Set Design- 10
Show Flow- 8
Potential Viewer Ratings- 7
Play-Along Factor- 10
Overall Rating- 8.6
Premise: Each game is comprised of two rounds: “Towers of Samurai” and “Circle of Samurai”. In the first round, each contestant faces the four-tower mental obstacle course and must answer 12 questions (three from Knowledge, Memory, Sequence and Puzzles towers) in five minutes. If a contestant answers all 12 questions correctly before time expires, (s)he wins $10,000 and advances to the Circle of Samurai end game. If a contestant answers a question incorrectly at any point, their game automatically ends.
In the “Circle of Samurai”, the winner has a base time of 90 seconds to answer one question correctly from each of the four towers. Before the round begins, the time the contestant had remaining in the front game is added to their bonus round base time. Here is the money tree for answering the first, second and third questions correctly:
1st Question: Winnings jump to $25,000
2nd Question: $50,000
3rd Question: $75,000
If a contestant answers all four questions correctly before time expires, (s)he wins $100,000. Answering a question incorrectly automatically ends the round and the contestant leaves with the money they had earned to that point. The top winners from the series have a chance to return for the season finale to compete the $250,000 tournament.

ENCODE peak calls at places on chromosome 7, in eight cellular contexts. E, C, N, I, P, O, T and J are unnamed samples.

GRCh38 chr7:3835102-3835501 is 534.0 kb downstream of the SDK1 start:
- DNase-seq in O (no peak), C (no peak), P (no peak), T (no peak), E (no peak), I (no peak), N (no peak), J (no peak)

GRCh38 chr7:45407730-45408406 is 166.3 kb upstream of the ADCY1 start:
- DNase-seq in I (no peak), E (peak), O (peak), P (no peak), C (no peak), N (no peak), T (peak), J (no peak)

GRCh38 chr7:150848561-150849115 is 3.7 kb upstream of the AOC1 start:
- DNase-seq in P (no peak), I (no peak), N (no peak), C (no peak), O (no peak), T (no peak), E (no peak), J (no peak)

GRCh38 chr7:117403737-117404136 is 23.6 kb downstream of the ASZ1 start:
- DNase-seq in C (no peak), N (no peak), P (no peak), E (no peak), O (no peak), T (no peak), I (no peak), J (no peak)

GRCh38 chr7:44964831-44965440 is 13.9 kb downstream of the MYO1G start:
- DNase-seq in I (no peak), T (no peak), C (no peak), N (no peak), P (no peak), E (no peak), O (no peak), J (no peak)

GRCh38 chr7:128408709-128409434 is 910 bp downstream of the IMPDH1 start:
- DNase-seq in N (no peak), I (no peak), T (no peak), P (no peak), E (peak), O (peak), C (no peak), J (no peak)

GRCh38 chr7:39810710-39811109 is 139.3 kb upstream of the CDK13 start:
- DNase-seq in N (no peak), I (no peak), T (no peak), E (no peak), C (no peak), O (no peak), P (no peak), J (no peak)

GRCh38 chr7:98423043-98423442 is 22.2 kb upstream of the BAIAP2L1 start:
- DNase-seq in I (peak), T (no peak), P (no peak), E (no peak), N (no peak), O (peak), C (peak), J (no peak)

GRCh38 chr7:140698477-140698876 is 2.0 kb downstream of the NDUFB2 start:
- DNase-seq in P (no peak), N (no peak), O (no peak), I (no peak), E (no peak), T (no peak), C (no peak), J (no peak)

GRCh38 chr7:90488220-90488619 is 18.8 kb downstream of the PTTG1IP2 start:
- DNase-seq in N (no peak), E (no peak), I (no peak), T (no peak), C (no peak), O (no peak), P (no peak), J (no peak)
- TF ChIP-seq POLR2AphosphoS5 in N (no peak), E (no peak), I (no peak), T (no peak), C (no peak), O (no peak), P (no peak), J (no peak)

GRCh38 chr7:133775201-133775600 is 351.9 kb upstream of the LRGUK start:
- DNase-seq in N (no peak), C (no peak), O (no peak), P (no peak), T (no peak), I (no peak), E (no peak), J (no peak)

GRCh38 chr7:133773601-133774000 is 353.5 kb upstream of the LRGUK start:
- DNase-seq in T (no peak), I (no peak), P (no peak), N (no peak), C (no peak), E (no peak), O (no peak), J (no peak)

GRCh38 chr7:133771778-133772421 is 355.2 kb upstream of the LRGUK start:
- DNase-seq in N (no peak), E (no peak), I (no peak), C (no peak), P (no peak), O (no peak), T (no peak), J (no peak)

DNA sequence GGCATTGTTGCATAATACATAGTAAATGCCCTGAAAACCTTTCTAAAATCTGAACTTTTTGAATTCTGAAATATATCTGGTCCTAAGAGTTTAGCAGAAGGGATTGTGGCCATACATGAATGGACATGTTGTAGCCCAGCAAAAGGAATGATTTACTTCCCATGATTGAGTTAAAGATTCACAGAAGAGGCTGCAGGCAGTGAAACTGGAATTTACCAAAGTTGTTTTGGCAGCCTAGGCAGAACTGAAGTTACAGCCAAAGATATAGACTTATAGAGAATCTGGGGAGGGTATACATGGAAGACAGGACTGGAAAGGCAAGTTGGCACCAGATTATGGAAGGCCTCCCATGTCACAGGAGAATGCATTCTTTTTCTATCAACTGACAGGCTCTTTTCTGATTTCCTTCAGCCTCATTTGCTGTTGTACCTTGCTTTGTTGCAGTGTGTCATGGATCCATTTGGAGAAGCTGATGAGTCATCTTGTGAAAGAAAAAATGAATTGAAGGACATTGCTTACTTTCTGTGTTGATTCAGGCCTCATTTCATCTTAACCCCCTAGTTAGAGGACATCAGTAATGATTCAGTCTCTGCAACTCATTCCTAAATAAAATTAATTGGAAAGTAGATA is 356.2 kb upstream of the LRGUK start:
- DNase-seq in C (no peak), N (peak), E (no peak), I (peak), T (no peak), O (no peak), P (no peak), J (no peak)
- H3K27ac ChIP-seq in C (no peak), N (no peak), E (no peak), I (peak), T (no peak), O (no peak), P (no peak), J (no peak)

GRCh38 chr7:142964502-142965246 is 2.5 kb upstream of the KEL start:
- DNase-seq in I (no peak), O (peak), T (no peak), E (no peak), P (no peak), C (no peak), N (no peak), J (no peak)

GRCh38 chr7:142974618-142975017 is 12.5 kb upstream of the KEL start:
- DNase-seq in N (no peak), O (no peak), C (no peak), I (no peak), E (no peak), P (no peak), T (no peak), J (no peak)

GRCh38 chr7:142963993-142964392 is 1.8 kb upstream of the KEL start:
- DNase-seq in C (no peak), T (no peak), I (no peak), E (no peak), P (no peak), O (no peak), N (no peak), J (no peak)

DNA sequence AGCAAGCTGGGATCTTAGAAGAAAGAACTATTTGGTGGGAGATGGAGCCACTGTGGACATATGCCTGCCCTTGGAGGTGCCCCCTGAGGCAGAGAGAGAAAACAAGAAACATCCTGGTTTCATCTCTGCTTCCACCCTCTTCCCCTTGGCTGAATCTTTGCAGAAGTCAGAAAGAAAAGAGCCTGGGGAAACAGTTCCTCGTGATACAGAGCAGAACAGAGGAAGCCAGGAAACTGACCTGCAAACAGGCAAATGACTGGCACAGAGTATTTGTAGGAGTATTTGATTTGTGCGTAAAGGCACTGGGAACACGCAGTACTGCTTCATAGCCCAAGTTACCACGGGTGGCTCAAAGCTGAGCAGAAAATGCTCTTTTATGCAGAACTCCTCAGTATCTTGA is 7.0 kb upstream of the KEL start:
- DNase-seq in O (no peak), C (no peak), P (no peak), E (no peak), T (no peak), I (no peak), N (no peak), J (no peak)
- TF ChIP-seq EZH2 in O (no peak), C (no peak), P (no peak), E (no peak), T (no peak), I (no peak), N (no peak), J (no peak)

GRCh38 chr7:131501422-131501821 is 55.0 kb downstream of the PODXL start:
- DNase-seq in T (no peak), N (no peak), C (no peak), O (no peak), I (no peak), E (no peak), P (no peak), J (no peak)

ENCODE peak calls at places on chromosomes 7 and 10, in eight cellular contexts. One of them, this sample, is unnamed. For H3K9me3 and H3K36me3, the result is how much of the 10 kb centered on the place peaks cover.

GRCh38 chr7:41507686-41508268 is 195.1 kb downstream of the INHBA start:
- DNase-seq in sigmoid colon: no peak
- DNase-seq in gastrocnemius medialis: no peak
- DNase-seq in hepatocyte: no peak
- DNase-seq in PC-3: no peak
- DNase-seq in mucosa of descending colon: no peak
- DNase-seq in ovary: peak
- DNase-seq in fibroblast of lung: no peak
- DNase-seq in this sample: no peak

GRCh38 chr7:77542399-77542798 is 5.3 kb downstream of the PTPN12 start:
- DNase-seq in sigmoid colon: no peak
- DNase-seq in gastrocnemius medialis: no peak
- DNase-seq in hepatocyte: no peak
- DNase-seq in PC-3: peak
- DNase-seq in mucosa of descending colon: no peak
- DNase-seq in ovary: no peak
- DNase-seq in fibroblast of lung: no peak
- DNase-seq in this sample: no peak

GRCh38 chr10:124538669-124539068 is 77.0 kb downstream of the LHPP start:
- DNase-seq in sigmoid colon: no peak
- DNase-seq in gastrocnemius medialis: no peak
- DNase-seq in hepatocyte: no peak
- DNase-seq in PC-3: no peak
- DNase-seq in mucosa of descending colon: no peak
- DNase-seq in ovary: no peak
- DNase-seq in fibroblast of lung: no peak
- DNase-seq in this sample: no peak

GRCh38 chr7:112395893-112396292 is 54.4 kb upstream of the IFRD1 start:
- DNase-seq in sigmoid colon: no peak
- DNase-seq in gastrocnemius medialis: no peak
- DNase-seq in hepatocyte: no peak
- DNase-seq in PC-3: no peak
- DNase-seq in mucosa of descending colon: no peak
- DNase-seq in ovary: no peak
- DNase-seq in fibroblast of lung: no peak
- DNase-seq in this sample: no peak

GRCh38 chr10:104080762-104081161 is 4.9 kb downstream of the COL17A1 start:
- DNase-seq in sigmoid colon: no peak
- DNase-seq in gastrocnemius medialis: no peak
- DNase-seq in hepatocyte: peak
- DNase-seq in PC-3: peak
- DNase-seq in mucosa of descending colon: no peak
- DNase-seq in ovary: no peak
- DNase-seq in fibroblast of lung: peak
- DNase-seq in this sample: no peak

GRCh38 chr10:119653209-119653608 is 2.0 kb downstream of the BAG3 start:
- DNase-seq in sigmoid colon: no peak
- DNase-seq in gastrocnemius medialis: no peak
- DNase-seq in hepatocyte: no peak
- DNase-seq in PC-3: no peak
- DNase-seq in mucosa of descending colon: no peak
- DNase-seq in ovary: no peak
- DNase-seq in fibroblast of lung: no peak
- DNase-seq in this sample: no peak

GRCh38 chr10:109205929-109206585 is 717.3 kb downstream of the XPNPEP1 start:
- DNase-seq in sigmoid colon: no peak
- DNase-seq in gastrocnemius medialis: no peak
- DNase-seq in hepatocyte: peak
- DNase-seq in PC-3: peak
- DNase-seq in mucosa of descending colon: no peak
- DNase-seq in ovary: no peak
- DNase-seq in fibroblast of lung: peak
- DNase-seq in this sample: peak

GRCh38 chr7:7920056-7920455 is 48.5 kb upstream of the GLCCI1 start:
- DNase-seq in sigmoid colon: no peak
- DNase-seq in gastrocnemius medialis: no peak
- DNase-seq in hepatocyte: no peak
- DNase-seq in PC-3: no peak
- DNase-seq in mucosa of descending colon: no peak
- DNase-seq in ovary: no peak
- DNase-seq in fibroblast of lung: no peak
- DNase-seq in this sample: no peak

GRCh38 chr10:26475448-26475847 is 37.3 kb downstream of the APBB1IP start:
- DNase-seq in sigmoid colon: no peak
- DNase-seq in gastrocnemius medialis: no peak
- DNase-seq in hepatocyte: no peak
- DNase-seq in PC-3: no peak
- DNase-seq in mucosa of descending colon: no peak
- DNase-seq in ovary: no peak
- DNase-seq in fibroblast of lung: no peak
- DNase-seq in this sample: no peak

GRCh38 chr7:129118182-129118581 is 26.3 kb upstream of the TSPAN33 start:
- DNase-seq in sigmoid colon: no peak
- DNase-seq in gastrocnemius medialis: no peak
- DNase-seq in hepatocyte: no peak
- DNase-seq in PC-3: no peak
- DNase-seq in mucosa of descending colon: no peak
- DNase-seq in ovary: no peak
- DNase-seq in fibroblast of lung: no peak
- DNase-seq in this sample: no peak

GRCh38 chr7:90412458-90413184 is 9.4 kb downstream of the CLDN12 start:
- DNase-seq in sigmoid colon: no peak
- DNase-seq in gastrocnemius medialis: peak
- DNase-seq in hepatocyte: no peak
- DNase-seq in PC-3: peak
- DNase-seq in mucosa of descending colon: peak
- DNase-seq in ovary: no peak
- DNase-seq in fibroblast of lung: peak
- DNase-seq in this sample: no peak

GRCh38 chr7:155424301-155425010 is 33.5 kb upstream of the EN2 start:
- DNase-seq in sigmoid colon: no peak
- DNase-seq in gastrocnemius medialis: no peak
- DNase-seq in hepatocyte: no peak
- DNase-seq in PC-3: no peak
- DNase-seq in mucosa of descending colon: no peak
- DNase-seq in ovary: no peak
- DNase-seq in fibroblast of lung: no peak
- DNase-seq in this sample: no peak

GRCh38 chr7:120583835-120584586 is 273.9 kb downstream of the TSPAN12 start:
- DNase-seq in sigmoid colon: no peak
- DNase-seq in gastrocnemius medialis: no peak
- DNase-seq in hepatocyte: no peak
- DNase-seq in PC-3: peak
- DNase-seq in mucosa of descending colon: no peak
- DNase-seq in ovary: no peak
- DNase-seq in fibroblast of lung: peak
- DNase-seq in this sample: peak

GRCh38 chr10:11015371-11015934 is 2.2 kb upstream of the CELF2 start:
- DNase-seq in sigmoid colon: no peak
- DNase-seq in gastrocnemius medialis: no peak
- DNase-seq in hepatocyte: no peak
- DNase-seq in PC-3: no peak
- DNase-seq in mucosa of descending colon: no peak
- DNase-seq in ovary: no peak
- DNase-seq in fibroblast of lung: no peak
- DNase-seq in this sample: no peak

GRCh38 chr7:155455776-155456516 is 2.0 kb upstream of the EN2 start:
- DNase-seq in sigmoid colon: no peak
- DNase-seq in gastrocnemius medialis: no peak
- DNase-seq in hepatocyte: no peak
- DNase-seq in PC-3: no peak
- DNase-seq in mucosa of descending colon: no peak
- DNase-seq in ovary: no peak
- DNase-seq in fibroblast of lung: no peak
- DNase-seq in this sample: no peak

Review: As I watched the series premiere of Mental Samurai, it had just occurred to me how little we think about how many game show formats are defined by a specific central prop. For example: Wheel of Fortune’s identity revolves around its giant cash-filled wheel, Finders Keepers’s personality is expressed by its two-story, eight-room house and Hollywood Squares has its giant tic-tac-toe game board. Of all the props we have seen utilized on the thousands of game shows that have been created, one of the more effective and meaningful set pieces to be use to set the underlying tone and mood for a show is a lone chair. The use of a chair – or in a case like Pyramid, a couple of chairs – can symbolize isolation, a subtle sense of subservience and being forced into the hot spotlight with all of the attention focused on you, which subsequently increases the suspense and intensity in any game. You may have seen game shows like Hot Seat, Mastermind, 2-Minute Drill, The Chair, The Chamber and even the original version of Who Wants To Be Millionaire to a certain extent use this piece of furniture masterfully to bolster their respective formats while instilling fear, distraction, tension and nervousness into any contestant who is courageous enough to step up and sit down to take on the daunting challenge. We can add Mental Samurai to this list as well.